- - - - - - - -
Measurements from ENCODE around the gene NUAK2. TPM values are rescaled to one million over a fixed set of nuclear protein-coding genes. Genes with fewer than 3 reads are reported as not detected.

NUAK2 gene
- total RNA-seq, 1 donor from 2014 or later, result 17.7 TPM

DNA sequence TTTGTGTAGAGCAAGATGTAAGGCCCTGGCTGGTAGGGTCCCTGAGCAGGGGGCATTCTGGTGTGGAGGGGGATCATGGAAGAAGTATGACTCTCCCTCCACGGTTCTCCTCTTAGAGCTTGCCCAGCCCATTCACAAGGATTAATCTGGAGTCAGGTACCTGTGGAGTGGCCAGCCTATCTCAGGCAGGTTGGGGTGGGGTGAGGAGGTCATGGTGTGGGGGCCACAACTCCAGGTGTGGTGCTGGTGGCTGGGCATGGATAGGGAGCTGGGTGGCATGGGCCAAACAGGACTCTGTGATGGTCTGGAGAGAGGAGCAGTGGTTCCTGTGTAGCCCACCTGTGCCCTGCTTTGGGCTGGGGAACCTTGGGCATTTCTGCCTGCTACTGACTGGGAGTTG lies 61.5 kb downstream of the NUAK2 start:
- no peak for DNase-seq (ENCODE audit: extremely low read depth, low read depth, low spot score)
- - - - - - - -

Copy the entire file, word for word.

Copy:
Measurements from ENCODE around the gene NUAK2. TPM values are rescaled to one million over a fixed set of nuclear protein-coding genes. Genes with fewer than 3 reads are reported as not detected.

NUAK2 gene
- total RNA-seq, 1 donor from 2014 or later, result 17.7 TPM

DNA sequence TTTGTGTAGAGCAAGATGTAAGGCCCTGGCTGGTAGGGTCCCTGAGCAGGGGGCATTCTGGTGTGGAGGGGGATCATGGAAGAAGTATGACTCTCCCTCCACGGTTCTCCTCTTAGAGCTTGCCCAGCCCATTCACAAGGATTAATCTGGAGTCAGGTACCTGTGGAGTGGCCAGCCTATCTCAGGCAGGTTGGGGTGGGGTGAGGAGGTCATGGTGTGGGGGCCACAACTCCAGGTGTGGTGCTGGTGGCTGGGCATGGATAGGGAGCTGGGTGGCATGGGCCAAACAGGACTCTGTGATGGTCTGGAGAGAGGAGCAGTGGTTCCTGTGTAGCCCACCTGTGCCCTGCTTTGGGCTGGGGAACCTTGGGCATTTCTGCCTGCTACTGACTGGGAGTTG lies 61.5 kb downstream of the NUAK2 start:
- no peak for DNase-seq (ENCODE audit: extremely low read depth, low read depth, low spot score)